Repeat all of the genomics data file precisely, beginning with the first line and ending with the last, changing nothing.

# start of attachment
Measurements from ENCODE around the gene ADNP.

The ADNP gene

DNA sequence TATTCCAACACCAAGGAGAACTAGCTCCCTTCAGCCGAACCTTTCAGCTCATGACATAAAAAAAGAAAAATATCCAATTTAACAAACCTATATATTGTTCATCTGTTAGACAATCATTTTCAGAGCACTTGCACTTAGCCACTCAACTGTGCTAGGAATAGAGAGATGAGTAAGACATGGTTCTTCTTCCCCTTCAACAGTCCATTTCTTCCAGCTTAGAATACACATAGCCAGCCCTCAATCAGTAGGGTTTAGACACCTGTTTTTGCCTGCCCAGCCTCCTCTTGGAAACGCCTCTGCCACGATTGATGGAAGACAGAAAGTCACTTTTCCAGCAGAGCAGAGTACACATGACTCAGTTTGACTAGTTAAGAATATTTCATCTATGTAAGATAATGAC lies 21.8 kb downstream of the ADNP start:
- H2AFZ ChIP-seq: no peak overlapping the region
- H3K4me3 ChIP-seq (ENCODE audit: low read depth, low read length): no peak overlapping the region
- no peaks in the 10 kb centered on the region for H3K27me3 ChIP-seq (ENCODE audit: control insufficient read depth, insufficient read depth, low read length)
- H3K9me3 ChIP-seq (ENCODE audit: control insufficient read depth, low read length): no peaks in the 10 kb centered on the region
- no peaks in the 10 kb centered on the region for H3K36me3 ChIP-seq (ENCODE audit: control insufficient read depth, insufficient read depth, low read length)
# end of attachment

Measurements from ENCODE around the gene ADNP.

The ADNP gene

DNA sequence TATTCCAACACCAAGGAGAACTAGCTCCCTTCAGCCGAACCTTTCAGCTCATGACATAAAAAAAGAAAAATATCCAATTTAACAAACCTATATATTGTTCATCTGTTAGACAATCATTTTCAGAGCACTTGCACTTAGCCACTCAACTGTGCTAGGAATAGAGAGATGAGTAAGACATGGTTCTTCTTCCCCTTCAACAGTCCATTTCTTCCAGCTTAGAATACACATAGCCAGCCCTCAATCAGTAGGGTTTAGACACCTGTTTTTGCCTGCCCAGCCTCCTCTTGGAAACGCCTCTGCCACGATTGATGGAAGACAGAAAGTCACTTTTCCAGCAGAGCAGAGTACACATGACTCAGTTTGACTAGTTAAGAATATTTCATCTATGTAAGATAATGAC lies 21.8 kb downstream of the ADNP start:
- H2AFZ ChIP-seq: no peak overlapping the region
- H3K4me3 ChIP-seq (ENCODE audit: low read depth, low read length): no peak overlapping the region
- no peaks in the 10 kb centered on the region for H3K27me3 ChIP-seq (ENCODE audit: control insufficient read depth, insufficient read depth, low read length)
- H3K9me3 ChIP-seq (ENCODE audit: control insufficient read depth, low read length): no peaks in the 10 kb centered on the region
- no peaks in the 10 kb centered on the region for H3K36me3 ChIP-seq (ENCODE audit: control insufficient read depth, insufficient read depth, low read length)